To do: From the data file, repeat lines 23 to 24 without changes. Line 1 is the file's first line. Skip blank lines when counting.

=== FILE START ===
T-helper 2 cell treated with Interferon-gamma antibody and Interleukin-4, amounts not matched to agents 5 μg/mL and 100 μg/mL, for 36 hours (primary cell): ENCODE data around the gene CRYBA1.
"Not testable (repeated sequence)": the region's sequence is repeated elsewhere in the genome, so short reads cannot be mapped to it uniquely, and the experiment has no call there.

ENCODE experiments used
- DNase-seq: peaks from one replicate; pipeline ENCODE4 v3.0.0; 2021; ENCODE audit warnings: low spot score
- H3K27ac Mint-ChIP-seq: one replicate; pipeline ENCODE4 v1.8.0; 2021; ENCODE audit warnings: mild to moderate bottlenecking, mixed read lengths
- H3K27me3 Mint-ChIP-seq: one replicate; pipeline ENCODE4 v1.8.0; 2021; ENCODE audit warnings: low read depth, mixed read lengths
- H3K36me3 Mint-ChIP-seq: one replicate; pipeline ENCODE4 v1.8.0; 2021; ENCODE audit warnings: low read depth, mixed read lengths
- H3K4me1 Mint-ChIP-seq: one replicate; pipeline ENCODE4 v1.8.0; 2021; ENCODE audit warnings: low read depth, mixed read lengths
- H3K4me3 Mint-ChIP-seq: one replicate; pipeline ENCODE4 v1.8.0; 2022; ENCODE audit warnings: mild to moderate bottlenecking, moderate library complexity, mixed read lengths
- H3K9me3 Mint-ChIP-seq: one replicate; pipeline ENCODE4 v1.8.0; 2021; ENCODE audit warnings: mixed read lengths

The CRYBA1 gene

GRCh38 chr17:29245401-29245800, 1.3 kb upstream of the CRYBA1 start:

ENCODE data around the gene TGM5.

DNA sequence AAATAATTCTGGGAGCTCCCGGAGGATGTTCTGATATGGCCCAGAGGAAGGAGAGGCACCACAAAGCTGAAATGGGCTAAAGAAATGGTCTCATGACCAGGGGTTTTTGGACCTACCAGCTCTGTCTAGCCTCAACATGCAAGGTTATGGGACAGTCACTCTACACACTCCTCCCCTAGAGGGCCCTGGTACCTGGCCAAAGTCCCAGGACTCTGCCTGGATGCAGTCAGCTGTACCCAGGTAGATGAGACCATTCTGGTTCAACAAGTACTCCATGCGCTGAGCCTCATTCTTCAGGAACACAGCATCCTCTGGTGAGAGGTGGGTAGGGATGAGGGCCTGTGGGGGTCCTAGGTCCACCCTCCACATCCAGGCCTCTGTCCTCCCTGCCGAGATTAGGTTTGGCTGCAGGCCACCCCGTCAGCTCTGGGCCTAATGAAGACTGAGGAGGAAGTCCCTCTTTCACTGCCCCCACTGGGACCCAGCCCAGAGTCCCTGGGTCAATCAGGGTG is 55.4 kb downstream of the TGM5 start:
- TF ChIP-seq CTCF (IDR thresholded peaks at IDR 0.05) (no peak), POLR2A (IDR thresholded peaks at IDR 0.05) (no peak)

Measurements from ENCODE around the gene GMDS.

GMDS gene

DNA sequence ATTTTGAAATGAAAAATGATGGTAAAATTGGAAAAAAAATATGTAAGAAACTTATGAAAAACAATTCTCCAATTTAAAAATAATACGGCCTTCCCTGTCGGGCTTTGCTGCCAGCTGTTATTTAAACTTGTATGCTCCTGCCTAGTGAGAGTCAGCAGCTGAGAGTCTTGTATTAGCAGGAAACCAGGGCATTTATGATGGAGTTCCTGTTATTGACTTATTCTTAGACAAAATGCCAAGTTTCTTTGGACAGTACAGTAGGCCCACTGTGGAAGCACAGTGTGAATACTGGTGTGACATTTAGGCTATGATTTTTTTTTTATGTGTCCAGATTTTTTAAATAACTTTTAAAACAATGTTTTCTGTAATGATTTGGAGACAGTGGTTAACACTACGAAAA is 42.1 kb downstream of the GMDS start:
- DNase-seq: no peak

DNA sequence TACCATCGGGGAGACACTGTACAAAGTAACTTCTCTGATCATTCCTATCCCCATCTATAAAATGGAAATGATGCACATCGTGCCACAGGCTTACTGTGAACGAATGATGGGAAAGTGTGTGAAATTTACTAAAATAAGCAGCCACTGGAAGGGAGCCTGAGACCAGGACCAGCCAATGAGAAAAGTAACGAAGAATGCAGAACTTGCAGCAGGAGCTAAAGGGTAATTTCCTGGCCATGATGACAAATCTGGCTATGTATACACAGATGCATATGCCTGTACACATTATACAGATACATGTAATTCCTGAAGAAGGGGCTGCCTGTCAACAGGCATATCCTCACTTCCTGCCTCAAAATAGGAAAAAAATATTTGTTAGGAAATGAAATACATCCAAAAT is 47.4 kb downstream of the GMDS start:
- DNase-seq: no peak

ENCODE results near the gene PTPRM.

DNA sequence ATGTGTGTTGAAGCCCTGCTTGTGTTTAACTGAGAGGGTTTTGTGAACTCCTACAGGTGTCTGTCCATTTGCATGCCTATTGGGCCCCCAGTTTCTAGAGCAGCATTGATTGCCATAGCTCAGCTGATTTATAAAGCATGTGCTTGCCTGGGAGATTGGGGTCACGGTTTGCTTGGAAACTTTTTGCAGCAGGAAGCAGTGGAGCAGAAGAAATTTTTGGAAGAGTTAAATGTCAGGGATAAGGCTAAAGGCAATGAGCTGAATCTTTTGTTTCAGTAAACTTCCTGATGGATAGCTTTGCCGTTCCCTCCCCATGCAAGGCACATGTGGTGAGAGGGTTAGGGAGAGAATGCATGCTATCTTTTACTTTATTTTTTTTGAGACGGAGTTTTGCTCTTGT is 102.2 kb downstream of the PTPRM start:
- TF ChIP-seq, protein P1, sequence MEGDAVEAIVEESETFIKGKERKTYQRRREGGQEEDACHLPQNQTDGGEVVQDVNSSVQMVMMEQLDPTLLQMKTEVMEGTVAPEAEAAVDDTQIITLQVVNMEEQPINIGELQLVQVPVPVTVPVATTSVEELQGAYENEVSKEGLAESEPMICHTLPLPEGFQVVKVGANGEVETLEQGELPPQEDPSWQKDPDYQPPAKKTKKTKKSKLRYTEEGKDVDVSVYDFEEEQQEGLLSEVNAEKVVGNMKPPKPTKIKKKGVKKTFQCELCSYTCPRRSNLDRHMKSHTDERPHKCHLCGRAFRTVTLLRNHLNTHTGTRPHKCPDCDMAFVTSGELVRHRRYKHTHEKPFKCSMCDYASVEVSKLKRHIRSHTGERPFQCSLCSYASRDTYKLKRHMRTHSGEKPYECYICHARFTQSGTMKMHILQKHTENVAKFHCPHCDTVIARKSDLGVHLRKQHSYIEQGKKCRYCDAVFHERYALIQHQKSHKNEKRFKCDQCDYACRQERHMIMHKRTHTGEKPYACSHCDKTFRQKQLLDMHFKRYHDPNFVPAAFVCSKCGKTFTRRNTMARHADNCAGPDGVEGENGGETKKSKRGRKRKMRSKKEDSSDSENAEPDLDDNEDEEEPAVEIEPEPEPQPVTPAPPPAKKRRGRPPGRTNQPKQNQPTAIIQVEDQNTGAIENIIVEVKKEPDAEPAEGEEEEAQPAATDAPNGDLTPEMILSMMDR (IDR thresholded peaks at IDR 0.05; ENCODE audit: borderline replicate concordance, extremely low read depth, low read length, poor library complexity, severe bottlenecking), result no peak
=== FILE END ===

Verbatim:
DNA sequence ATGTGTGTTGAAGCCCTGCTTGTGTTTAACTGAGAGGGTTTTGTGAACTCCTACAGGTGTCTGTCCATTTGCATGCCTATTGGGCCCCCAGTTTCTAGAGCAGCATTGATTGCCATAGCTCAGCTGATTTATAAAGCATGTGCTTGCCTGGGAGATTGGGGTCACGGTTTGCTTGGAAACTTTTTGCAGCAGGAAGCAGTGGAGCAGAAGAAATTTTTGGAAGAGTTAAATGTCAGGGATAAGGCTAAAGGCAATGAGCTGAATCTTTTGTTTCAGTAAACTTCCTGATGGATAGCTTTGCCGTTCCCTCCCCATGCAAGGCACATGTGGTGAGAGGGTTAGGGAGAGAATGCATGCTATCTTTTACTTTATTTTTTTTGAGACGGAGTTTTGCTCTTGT is 102.2 kb downstream of the PTPRM start:
- TF ChIP-seq, protein P1, sequence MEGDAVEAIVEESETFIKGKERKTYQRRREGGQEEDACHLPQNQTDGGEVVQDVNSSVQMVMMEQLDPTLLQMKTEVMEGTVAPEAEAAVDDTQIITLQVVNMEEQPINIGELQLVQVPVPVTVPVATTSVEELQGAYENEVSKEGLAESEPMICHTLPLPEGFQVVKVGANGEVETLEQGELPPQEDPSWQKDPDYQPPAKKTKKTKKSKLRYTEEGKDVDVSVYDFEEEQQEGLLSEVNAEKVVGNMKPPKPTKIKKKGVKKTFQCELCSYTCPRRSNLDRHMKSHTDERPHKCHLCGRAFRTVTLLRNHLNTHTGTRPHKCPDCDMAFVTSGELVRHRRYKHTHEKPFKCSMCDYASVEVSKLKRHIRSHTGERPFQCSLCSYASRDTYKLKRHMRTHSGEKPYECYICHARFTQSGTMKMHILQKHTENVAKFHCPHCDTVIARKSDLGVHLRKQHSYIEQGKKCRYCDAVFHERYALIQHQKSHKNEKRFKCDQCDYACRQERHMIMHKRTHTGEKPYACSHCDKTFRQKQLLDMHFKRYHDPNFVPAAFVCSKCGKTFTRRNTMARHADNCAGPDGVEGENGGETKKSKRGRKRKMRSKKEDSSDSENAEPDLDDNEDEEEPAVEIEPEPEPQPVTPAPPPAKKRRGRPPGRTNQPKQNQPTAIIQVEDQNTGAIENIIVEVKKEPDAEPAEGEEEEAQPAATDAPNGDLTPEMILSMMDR (IDR thresholded peaks at IDR 0.05; ENCODE audit: borderline replicate concordance, extremely low read depth, low read length, poor library complexity, severe bottlenecking), result no peak